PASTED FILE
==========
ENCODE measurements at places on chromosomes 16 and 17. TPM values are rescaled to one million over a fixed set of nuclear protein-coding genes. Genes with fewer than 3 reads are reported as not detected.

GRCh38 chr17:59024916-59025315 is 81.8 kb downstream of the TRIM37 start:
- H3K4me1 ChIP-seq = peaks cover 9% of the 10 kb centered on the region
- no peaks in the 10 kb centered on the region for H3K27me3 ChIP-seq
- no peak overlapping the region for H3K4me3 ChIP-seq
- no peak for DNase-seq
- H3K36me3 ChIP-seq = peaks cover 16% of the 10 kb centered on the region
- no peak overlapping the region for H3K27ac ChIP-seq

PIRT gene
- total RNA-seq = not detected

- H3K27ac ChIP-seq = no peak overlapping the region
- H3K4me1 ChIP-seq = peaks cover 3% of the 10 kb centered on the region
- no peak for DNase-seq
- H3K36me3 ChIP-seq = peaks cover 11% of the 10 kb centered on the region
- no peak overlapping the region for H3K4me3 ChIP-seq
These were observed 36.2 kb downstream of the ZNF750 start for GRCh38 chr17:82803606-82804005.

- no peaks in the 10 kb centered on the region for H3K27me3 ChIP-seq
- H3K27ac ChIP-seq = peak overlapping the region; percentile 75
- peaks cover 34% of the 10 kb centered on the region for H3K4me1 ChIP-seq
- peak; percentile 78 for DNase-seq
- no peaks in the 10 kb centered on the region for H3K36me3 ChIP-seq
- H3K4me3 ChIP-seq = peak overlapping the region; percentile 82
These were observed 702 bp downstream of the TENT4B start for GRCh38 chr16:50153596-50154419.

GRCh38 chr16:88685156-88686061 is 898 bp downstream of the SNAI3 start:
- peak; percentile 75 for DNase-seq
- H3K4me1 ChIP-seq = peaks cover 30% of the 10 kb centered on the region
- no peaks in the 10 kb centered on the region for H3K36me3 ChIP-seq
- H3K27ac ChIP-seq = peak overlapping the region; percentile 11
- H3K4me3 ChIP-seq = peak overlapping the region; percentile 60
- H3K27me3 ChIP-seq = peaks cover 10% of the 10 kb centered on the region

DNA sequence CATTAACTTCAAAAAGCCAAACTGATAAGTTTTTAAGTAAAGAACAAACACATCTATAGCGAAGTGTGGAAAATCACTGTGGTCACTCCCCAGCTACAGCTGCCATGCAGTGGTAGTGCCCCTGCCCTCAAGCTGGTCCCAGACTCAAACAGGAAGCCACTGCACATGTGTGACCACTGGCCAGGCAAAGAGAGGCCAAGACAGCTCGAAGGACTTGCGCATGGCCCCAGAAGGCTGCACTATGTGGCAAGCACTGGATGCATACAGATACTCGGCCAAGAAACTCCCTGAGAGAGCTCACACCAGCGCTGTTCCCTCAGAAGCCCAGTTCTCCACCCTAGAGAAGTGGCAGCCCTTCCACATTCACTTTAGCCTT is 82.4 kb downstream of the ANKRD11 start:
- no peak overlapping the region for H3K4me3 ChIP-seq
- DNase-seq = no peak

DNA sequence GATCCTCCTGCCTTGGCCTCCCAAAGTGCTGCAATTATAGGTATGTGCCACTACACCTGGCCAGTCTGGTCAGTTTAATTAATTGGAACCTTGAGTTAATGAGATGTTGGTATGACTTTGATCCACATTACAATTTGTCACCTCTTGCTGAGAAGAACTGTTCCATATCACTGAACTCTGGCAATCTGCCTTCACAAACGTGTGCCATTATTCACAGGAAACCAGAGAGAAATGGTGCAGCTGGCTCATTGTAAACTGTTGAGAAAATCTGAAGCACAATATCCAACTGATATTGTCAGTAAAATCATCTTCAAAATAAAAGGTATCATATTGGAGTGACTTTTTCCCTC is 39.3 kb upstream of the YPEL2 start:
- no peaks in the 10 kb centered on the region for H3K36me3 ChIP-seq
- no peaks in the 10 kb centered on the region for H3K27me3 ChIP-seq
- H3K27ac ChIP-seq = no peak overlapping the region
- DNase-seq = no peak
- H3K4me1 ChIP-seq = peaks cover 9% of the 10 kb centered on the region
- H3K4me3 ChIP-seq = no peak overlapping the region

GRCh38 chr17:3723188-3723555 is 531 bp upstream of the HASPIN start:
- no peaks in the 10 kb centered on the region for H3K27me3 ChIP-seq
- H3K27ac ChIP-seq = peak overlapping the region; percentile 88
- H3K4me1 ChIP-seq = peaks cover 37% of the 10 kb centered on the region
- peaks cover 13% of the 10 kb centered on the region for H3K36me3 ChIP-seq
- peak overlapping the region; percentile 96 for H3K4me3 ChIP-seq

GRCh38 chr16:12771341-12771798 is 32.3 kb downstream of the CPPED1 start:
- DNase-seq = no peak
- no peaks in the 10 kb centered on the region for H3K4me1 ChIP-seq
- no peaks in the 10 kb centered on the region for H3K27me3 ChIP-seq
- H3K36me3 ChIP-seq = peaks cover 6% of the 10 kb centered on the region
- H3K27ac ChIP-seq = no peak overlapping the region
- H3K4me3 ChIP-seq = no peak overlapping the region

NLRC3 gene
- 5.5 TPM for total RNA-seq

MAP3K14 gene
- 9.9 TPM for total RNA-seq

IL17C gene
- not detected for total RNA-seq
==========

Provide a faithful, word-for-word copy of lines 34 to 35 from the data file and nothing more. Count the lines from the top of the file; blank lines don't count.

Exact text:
DNA sequence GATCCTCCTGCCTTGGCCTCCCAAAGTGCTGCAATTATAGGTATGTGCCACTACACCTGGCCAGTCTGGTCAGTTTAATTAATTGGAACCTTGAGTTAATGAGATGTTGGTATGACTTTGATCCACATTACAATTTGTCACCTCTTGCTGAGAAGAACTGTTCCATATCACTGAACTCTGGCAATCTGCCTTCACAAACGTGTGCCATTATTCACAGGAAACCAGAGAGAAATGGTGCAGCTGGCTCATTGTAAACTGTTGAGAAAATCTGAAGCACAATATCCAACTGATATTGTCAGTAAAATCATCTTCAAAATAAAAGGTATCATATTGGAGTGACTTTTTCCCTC is 39.3 kb upstream of the YPEL2 start:
- no peaks in the 10 kb centered on the region for H3K36me3 ChIP-seq